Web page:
How does disrupting RNA m6A methylation affect brain development? Yoon and colleagues showed that aberrant persistence of non-methylated transcripts in their mutant mice led to defects in the cell cycle in radial glia. These cells are not only neuronal precursors; they also act as scaffolds that can guide migration of newly formed neurons to the appropriate layer of the cerebral cortex10–12, ensuring their proper integration into functional circuits during development. The authors found that delays in radial-glia divisions led to the cells’ abnormal persistence in the cortex after birth, and thereby disrupted cortical development. This caused disorganization of the finely layered architecture of the cortex, preventing normal circuit formation in cognition-related areas of the brain in mice.
Finally, the researchers extended their investigation to neuronal cells derived from human stem cells. They found that, as in mice, the development of human neuronal precursors is regulated by m6A methylation. Indeed, some of the human mRNA transcripts regulated by this mechanism have previously been associated with human brain disorders.
Yoon and colleagues’ findings together indicate that m6A methylation is an ‘uber-controller’ of mRNA stability across pathways that control the cell cycle and differentiation in radial glia. As a secondary consequence, this modification is a regulator of neurons. The work also opens up several avenues for future research. For instance, the researchers could not assess the cognitive consequences of the developmental disruption they observed, because mice died less than a month after birth. But this is an important area of potential investigation. Another question concerns whether the same mechanism might control the kinetics of decay in non-coding RNAs.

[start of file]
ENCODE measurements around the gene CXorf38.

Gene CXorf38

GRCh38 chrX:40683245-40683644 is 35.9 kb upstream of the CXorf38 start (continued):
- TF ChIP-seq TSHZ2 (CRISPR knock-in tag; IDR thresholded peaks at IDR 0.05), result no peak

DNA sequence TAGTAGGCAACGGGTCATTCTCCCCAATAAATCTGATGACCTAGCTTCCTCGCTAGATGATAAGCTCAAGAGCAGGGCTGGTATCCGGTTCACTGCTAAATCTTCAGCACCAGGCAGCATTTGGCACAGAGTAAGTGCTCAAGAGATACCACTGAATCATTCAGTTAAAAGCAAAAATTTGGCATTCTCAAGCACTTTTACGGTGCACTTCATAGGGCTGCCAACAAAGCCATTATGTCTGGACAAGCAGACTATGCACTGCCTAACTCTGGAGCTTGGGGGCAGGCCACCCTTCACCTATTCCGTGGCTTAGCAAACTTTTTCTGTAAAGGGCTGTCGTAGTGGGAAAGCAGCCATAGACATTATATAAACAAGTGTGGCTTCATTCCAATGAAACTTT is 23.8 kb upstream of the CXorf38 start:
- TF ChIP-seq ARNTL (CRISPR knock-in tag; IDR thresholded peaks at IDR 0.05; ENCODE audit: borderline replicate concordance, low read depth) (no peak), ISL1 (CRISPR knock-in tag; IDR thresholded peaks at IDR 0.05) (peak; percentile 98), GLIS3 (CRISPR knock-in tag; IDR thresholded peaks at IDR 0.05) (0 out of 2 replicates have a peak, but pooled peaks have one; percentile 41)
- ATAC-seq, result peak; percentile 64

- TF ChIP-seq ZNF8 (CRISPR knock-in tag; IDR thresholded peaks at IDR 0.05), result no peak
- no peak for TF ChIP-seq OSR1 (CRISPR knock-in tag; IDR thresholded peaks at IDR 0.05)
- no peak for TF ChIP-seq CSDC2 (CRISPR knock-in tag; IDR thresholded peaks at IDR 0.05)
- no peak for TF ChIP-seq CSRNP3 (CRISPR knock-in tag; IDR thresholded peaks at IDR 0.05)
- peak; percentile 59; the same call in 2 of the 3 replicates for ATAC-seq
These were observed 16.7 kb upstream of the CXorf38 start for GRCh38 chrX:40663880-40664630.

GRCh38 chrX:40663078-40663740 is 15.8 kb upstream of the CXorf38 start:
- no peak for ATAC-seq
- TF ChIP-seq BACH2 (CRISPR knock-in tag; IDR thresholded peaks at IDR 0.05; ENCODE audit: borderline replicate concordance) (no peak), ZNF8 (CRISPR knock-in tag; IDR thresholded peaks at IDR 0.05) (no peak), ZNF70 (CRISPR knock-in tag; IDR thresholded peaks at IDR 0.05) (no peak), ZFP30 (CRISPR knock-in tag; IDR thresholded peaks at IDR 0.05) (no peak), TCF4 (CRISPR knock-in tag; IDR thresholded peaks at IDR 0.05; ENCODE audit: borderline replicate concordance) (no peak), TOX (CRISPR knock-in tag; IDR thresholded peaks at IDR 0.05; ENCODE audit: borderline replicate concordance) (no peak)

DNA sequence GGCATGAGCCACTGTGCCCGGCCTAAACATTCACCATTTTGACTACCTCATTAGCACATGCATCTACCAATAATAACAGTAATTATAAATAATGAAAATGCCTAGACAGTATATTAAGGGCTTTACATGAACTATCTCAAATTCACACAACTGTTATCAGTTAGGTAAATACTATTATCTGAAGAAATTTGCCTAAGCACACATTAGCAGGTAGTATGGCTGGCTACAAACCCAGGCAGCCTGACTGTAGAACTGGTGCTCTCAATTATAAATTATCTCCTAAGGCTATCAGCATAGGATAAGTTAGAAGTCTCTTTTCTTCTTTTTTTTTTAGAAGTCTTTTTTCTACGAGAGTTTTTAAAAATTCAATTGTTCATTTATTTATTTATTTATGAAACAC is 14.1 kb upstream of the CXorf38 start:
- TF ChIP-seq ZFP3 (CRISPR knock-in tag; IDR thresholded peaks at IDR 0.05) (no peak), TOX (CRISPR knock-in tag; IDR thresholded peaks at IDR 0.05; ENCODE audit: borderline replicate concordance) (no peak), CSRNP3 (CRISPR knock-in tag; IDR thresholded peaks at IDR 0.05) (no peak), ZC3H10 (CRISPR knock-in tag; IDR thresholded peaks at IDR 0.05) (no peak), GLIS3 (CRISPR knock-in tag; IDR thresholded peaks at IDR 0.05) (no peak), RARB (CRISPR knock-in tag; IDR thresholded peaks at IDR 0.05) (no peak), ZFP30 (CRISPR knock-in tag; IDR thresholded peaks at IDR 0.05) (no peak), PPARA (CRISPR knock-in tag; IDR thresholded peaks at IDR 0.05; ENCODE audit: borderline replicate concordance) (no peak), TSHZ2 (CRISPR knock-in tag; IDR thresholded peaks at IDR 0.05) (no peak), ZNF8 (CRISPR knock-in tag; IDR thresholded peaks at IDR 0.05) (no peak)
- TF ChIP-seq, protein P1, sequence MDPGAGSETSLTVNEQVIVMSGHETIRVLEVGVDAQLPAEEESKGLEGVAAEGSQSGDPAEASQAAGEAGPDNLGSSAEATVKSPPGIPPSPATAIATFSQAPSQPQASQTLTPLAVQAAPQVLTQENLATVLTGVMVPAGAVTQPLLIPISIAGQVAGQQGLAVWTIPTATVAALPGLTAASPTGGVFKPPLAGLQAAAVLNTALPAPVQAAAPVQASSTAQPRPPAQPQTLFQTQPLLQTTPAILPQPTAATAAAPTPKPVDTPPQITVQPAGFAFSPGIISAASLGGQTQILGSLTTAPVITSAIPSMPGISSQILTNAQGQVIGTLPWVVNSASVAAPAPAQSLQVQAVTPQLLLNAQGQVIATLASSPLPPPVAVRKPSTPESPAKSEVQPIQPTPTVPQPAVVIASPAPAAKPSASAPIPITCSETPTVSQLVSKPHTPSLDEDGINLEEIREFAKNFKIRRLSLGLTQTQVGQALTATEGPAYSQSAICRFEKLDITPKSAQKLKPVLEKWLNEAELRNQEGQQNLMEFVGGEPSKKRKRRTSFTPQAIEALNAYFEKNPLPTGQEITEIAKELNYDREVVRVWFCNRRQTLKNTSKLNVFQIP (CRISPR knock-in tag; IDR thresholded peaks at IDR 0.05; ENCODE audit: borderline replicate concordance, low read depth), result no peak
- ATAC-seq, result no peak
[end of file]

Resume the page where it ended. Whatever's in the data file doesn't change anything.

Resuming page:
In addition, other roles for chemical modification of RNAs probably exist in the central nervous system (CNS), and it will be worthwhile to dissect these. More than 100 forms of chemical modification of RNA are documented to exist. Among the most prevalent are the methylation of adenosine and of the base cytosine, and the catalytic conversion of the nucleoside uridine to an isomer called pseudouridine. However, their functional roles in the brain are poorly understood13. Nonetheless, with previous work indicating that m6A methylation is a controller of cognitive function in the adult CNS, where it controls mRNA half-lives during the formation and storage of long-term memories14, there is a growing sense that a wide variety of roles for RNA chemical modification exists in the brain.